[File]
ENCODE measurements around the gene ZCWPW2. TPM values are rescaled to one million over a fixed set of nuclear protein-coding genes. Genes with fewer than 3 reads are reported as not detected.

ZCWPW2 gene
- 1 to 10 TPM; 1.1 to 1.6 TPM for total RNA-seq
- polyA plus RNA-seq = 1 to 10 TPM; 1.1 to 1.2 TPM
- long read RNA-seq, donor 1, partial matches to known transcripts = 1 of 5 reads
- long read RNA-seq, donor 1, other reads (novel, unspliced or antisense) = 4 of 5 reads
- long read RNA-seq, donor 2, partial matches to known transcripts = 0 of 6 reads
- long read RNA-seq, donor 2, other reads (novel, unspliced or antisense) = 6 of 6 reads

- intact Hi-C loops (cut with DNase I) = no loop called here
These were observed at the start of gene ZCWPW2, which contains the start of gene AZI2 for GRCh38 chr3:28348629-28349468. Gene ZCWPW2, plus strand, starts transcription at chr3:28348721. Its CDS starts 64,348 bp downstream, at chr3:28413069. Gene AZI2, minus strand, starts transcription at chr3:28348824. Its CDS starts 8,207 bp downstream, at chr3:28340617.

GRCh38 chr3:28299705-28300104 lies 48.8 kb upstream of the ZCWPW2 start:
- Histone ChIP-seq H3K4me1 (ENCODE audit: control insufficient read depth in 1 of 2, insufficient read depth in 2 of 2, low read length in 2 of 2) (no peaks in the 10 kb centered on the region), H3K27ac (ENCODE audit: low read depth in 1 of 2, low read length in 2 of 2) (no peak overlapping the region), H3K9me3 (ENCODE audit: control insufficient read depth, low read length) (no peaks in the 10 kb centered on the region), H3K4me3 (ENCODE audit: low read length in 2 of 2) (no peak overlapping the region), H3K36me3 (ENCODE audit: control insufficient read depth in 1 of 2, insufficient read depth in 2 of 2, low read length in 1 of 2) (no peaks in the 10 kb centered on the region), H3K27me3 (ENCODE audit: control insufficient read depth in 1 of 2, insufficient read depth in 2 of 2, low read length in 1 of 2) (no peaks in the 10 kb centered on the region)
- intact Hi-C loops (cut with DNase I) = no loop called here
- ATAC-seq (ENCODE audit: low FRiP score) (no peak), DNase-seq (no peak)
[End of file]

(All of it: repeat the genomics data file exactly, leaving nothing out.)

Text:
ENCODE measurements around the gene ZCWPW2. TPM values are rescaled to one million over a fixed set of nuclear protein-coding genes. Genes with fewer than 3 reads are reported as not detected.

ZCWPW2 gene
- 1 to 10 TPM; 1.1 to 1.6 TPM for total RNA-seq
- polyA plus RNA-seq = 1 to 10 TPM; 1.1 to 1.2 TPM
- long read RNA-seq, donor 1, partial matches to known transcripts = 1 of 5 reads
- long read RNA-seq, donor 1, other reads (novel, unspliced or antisense) = 4 of 5 reads
- long read RNA-seq, donor 2, partial matches to known transcripts = 0 of 6 reads
- long read RNA-seq, donor 2, other reads (novel, unspliced or antisense) = 6 of 6 reads

- intact Hi-C loops (cut with DNase I) = no loop called here
These were observed at the start of gene ZCWPW2, which contains the start of gene AZI2 for GRCh38 chr3:28348629-28349468. Gene ZCWPW2, plus strand, starts transcription at chr3:28348721. Its CDS starts 64,348 bp downstream, at chr3:28413069. Gene AZI2, minus strand, starts transcription at chr3:28348824. Its CDS starts 8,207 bp downstream, at chr3:28340617.

GRCh38 chr3:28299705-28300104 lies 48.8 kb upstream of the ZCWPW2 start:
- Histone ChIP-seq H3K4me1 (ENCODE audit: control insufficient read depth in 1 of 2, insufficient read depth in 2 of 2, low read length in 2 of 2) (no peaks in the 10 kb centered on the region), H3K27ac (ENCODE audit: low read depth in 1 of 2, low read length in 2 of 2) (no peak overlapping the region), H3K9me3 (ENCODE audit: control insufficient read depth, low read length) (no peaks in the 10 kb centered on the region), H3K4me3 (ENCODE audit: low read length in 2 of 2) (no peak overlapping the region), H3K36me3 (ENCODE audit: control insufficient read depth in 1 of 2, insufficient read depth in 2 of 2, low read length in 1 of 2) (no peaks in the 10 kb centered on the region), H3K27me3 (ENCODE audit: control insufficient read depth in 1 of 2, insufficient read depth in 2 of 2, low read length in 1 of 2) (no peaks in the 10 kb centered on the region)
- intact Hi-C loops (cut with DNase I) = no loop called here
- ATAC-seq (ENCODE audit: low FRiP score) (no peak), DNase-seq (no peak)